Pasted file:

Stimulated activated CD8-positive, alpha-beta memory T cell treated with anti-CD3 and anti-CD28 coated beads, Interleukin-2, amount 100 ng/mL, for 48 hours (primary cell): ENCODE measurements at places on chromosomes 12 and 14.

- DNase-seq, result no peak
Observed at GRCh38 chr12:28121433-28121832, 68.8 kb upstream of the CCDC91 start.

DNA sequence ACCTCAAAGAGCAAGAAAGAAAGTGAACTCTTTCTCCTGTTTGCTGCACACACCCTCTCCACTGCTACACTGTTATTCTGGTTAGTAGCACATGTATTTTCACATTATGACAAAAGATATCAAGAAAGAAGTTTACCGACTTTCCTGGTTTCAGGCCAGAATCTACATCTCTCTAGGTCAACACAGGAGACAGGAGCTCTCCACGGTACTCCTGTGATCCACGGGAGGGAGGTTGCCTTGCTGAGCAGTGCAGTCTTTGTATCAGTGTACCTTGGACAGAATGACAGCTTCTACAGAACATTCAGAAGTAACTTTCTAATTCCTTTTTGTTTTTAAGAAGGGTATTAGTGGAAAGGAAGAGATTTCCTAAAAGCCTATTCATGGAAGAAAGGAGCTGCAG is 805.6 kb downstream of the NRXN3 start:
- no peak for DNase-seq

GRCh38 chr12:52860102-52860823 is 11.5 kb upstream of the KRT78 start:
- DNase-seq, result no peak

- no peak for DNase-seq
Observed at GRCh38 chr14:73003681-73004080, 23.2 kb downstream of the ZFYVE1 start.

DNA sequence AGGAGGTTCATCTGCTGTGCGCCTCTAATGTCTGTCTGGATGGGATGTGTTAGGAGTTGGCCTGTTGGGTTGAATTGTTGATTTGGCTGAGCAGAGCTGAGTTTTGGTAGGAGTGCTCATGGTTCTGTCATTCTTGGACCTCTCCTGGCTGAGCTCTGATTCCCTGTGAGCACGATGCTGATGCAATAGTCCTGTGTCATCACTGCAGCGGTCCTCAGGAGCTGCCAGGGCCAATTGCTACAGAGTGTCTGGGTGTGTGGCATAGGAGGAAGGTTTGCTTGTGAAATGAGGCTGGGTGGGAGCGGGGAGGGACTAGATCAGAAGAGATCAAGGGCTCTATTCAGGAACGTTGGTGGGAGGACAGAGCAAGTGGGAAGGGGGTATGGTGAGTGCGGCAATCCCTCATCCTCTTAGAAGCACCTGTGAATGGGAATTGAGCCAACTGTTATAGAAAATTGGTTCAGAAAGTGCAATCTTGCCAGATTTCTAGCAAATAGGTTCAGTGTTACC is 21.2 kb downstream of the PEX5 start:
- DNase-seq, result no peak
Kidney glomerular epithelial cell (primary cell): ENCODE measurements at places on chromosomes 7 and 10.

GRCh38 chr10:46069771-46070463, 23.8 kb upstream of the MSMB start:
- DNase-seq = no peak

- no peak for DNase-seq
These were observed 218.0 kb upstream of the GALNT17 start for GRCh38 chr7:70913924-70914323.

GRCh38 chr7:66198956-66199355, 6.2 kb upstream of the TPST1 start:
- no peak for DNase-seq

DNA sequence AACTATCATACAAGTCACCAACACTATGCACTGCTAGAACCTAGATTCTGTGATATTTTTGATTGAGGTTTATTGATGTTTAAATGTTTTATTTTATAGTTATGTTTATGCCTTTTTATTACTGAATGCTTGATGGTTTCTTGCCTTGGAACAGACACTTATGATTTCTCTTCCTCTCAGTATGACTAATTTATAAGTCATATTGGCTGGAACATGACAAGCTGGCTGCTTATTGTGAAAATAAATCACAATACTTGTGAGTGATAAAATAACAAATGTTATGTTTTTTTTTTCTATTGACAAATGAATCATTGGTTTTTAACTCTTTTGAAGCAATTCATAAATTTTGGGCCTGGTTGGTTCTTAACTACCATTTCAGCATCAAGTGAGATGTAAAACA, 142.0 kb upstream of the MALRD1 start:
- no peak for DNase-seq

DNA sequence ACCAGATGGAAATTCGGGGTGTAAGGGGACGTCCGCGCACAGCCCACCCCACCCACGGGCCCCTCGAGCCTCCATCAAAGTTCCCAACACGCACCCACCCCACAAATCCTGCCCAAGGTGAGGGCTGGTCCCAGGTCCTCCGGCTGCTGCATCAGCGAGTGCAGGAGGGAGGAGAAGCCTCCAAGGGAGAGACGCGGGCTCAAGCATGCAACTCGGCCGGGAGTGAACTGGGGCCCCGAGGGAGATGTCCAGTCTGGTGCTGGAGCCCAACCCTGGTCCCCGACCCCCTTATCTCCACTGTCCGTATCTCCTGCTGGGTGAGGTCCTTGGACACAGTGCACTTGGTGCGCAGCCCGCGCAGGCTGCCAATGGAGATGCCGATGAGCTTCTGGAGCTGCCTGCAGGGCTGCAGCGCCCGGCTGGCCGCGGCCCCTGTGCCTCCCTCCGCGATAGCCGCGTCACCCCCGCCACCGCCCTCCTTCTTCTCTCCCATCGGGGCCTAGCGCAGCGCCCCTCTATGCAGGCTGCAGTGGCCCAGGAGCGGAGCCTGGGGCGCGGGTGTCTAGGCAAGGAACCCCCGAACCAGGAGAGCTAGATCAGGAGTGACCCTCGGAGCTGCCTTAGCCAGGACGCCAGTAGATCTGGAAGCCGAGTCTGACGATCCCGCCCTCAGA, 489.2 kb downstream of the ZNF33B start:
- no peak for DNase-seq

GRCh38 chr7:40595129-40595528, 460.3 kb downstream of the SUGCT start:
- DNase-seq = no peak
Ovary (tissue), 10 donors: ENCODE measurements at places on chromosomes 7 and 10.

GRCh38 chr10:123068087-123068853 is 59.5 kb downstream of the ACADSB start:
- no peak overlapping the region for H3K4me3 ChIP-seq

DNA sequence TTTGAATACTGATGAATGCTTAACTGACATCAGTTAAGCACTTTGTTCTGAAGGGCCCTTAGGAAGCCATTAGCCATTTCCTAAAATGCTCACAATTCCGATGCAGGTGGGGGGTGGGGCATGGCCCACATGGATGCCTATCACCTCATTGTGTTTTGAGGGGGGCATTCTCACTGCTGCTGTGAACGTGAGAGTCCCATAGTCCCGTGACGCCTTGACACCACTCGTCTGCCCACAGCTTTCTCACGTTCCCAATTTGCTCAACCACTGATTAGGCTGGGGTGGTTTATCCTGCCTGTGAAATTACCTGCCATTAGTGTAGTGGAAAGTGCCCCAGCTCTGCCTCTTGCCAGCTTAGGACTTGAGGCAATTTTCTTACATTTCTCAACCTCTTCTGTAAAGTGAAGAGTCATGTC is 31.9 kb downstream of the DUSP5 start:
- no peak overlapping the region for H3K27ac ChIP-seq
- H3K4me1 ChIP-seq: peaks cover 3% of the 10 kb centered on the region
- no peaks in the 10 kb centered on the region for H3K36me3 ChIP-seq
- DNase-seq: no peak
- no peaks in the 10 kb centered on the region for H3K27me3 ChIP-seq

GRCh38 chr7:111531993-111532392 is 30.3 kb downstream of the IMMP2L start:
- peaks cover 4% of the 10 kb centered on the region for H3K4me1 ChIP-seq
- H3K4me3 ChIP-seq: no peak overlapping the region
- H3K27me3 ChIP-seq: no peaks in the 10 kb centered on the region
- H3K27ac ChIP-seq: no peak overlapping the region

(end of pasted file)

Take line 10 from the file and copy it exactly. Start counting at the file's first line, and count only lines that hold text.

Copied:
DNA sequence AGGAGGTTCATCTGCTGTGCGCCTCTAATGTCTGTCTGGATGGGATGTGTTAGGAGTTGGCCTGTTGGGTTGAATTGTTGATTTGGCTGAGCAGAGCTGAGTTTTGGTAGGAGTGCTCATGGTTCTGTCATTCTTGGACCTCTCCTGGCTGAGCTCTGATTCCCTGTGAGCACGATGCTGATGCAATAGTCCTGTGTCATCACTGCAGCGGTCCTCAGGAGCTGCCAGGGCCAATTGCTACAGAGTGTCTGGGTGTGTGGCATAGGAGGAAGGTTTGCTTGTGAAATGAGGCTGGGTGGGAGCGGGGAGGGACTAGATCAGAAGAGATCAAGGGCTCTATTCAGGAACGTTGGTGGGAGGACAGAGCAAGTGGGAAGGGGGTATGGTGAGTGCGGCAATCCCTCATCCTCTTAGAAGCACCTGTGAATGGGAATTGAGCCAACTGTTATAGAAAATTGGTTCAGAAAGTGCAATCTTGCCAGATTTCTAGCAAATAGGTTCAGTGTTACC is 21.2 kb downstream of the PEX5 start: